The Chron changes its course in the US Senate race.
For 18 years, John Cornyn has represented Texas in the U.S. Senate with dignity, decorum and a legislative work ethic that has made him one of the more productive, and often bipartisan, lawmakers on Capitol Hill.
He’s championed criminal justice reform, stood up for trade with Mexico, stood against President Trump’s child-separation policy and passed major bills tackling sex trafficking and other complex threats to American welfare. Most recently he worked with Texas’ full delegation to send billions in aid following Hurricane Harvey and, when that money got snagged by bureaucracy, he helped to get it flowing.
“I work with people on a daily basis to pass legislation who I know get up in the morning trying to figure out how they can defeat me in my next election,” he told the editorial board in an hour-long interview last week. “… But you do what you can where you can.”
In an ordinary year, that might have been enough to endorse him for a fourth term, as we did for a third in 2014.
But in this year, in these deadly and divisive times, it is not enough. Not nearly. As a result, we heartily endorse Democrat MJ Hegar, an Air Force veteran who flew medical evacuation missions in Afghanistan where she earned a Purple Heart and Distinguished Flying Cross with Valor Device, to become Texas’ next senator.
We find Hegar’s mix of energy, moral clarity, and assertive pragmatism invigorating.
“I just want our country to live up to the ideals for which it stands,” Hegar, 44, told us in an interview last week, vowing to put some “function” back into the Senate.
What weighed most heavily in our decision to urge voters to embrace Hegar is our veteran senator’s failure to lead.
From 2013 to 2019, he was the second-ranking Republican leader in the Senate and yet has been almost uniformly silent as the party he represents has been steered off course by the tea party insurgency beginning in 2010, and more recently has been completely unmoored by Trump.
Cornyn told us he distinguishes between Trump the man — with his divisive and dishonest rhetoric — and Trump the president, whose policies Cornyn said he appreciates. We’ll grant that conservatives cheered Trump’s success in cutting taxes, even if primarily on businesses and wealthy individuals, and the remarkable pace with which he’s pushed the federal judiciary farther to the right.
But on issue after issue, Trump has conducted himself in ways that Cornyn surely agrees are damaging to the presidency, to our nation’s standing in the world, and to the institutions that safeguard our democracy, including Congress itself.
Texas needs a leader who would make that speech, rally allies, and press for legislation that is morally right, even if it means having to irritate the party bosses.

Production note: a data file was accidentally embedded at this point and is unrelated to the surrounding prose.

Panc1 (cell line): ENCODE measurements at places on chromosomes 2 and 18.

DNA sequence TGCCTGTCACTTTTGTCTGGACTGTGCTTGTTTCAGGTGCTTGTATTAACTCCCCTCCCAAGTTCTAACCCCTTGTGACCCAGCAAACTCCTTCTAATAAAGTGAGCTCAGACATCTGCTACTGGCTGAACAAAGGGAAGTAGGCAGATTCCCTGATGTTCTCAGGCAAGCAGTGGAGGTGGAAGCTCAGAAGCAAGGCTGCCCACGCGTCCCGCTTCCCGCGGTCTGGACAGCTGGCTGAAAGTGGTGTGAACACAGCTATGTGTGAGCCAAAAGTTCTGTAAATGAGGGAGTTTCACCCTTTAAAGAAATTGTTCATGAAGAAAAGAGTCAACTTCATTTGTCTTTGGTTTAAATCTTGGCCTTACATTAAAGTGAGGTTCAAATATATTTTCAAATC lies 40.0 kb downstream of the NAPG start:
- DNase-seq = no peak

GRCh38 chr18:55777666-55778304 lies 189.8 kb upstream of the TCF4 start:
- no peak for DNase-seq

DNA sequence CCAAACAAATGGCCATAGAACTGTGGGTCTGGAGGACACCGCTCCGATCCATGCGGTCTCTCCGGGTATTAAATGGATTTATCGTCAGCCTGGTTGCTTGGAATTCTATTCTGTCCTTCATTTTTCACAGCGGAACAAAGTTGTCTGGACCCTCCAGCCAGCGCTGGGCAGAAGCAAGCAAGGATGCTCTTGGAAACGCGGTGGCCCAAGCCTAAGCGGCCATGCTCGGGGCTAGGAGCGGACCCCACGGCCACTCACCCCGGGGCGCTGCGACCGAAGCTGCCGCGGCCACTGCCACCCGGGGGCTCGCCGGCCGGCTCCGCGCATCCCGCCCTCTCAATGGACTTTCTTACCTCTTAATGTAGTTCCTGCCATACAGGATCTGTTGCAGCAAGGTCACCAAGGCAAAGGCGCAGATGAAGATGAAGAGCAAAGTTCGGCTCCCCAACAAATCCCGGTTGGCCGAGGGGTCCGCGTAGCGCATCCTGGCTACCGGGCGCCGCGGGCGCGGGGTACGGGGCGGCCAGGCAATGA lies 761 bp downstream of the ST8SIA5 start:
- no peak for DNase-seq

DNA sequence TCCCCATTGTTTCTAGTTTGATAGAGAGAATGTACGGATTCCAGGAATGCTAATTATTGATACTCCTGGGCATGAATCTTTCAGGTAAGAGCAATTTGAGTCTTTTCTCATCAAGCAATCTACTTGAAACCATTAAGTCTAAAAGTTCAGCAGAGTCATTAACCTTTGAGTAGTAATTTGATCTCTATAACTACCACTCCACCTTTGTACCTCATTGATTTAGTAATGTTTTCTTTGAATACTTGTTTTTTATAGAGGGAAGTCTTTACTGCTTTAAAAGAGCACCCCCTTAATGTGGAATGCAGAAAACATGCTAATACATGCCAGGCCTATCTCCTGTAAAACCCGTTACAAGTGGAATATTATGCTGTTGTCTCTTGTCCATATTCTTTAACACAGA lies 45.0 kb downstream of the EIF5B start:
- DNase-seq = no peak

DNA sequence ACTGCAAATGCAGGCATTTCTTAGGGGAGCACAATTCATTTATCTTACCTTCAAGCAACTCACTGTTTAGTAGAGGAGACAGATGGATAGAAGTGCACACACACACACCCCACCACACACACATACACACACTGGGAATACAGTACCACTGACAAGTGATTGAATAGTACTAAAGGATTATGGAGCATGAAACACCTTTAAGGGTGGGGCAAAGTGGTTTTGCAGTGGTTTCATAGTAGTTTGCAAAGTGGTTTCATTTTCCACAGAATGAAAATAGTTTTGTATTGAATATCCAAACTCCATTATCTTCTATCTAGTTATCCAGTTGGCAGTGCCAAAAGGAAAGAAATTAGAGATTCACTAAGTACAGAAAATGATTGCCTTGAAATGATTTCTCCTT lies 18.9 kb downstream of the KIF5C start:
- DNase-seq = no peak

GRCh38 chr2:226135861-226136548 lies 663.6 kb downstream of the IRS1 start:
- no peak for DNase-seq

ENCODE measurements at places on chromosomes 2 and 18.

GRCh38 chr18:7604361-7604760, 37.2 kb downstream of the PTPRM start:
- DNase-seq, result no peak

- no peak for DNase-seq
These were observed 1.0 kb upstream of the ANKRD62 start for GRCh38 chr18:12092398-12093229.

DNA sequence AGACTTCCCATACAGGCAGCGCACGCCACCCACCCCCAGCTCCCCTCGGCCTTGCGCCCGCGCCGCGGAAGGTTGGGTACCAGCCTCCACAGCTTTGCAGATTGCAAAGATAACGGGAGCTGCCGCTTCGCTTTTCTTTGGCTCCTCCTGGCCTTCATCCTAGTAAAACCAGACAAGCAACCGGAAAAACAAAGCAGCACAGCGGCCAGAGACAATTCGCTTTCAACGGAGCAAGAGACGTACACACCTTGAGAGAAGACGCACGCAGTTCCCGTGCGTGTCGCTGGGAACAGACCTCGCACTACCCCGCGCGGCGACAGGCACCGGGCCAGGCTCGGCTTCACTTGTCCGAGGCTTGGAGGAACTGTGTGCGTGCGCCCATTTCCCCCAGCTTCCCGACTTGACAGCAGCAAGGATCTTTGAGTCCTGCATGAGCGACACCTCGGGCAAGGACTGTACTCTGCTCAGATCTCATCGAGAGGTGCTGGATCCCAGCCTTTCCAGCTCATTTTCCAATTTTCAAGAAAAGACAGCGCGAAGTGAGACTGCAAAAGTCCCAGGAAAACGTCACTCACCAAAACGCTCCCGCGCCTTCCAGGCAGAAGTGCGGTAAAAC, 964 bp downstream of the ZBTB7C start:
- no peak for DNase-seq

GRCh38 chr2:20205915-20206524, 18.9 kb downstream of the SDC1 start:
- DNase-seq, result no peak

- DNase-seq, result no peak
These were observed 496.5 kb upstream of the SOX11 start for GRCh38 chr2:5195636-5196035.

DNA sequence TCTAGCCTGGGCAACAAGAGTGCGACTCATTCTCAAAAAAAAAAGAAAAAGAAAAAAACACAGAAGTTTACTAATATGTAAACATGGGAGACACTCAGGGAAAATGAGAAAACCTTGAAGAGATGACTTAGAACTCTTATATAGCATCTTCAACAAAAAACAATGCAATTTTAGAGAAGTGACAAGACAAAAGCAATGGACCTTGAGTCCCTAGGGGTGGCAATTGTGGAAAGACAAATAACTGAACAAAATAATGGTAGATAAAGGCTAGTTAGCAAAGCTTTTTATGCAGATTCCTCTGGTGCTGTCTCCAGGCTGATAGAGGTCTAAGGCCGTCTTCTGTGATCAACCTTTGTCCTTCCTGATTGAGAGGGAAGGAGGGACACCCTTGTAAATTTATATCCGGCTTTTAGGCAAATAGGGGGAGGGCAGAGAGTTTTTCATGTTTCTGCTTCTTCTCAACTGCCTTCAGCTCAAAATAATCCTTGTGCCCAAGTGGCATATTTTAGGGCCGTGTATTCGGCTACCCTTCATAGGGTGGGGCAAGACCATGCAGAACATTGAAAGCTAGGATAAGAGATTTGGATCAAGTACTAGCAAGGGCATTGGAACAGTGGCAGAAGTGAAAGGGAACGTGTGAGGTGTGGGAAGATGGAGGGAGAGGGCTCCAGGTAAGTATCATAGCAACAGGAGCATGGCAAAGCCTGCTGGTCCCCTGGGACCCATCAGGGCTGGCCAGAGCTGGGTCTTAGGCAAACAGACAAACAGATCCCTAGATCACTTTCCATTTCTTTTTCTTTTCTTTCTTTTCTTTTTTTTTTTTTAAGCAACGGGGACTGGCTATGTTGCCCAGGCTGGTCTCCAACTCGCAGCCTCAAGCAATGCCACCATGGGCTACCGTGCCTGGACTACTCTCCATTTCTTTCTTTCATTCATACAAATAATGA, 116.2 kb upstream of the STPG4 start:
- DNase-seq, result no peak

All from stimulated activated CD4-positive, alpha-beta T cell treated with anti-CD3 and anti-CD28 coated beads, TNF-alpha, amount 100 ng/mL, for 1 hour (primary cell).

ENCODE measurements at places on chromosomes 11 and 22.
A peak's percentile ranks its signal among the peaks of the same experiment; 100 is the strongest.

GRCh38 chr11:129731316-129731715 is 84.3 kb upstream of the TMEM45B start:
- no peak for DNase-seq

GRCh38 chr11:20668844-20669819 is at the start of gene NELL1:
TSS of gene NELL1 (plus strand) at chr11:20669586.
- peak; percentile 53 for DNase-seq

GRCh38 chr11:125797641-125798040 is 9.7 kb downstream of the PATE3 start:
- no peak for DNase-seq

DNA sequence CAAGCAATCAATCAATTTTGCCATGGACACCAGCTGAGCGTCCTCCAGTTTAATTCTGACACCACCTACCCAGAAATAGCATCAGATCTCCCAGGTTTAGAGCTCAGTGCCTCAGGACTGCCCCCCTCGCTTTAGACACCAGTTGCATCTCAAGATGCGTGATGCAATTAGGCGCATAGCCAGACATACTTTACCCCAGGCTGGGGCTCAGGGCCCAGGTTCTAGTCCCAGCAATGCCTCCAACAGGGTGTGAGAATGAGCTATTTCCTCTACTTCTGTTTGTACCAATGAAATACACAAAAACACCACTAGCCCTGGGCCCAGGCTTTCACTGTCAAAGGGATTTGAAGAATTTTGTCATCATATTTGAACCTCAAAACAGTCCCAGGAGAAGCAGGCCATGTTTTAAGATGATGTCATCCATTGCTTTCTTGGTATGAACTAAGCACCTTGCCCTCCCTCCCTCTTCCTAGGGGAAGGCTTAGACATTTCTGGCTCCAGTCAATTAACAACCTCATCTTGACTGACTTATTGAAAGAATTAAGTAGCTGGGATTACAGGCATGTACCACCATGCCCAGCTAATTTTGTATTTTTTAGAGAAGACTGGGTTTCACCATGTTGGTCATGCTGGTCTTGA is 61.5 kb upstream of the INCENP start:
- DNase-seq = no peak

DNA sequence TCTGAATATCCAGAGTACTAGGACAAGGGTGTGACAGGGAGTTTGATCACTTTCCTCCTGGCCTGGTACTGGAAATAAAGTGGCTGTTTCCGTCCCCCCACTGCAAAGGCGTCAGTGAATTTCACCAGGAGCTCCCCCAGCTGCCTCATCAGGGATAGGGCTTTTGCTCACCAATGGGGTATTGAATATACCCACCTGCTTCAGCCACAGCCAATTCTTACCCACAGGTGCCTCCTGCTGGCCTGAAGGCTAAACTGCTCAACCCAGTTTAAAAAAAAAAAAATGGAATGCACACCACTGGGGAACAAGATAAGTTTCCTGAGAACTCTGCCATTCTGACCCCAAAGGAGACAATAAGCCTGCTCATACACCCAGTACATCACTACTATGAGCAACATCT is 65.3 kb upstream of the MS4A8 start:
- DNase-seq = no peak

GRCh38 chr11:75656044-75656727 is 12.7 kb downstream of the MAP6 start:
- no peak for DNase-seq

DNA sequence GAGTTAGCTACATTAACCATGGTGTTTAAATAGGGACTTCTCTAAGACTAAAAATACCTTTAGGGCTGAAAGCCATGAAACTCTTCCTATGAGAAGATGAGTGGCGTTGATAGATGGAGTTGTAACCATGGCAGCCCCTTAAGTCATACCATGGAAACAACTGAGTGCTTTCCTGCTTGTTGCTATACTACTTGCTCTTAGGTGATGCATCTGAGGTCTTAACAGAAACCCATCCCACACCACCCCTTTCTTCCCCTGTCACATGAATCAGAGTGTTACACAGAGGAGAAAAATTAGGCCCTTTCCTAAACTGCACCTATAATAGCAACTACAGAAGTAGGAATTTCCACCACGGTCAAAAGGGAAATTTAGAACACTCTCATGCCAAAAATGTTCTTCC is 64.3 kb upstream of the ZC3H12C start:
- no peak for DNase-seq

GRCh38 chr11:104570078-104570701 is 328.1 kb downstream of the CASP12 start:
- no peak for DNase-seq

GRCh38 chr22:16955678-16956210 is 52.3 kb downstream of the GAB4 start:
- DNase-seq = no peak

In response, Cornyn points to former Sen. Bob Corker of Tennessee, who clashed with Trump only to see his career derailed. What good for Texas, he asks, could a senator do once sidelined by the president or the party?
But preserving one’s clout is only sound strategy if that clout is eventually used. We see very little evidence Cornyn has used it. After 18 years, Texans are entitled to ask — if not now, then when?
In between those last two segments is a long airing of grievances against Trump, and Cornyn’s lily-livered response to them, culminating in his stated willingness to bring up a stand-alone bill to help the Dreamers but not actually doing it because Mitch McConnell would ignore him. You can compare this to their endorsement of Dan Crenshaw and mumble something about different standards for different folks, but at least here there’s asking the right questions. I’ll take it.
The Chron also endorsed a bunch of legislative incumbents, the most interesting of which being Rep. Gina Calanni.
Voters in Texas House District 132 have a luxury that residents in most other districts don’t: A choice between two experienced legislators on the Nov. 3 ballot.
State Rep. Gina Calanni, 42, has served with distinction in her first term, which she won narrowly two years ago. And her opponent, Republican Mike Schofield, is the lawmaker she drove out of office after two terms.
He’s back for a rematch and at stake is how the district, which includes much of Katy and unincorporated areas of Harris County, will be represented in Austin, where Republican control of the House is no longer assured.
We believe voters got it right in 2018, and recommend they retain Calanni this year.
It’s been a mostly incumbent-friendly endorsement season, Hegar over Cornyn notwithstanding. Calanni’s been a hard worker who did all the things she said she’d do when she ran, as she noted in the interview with the ed board. She’s got the toughest road to re-election, having won by a tiny margin in 2018, but she’s done the job, and this is at least as favorable an environment as 2018 was. I like her chances.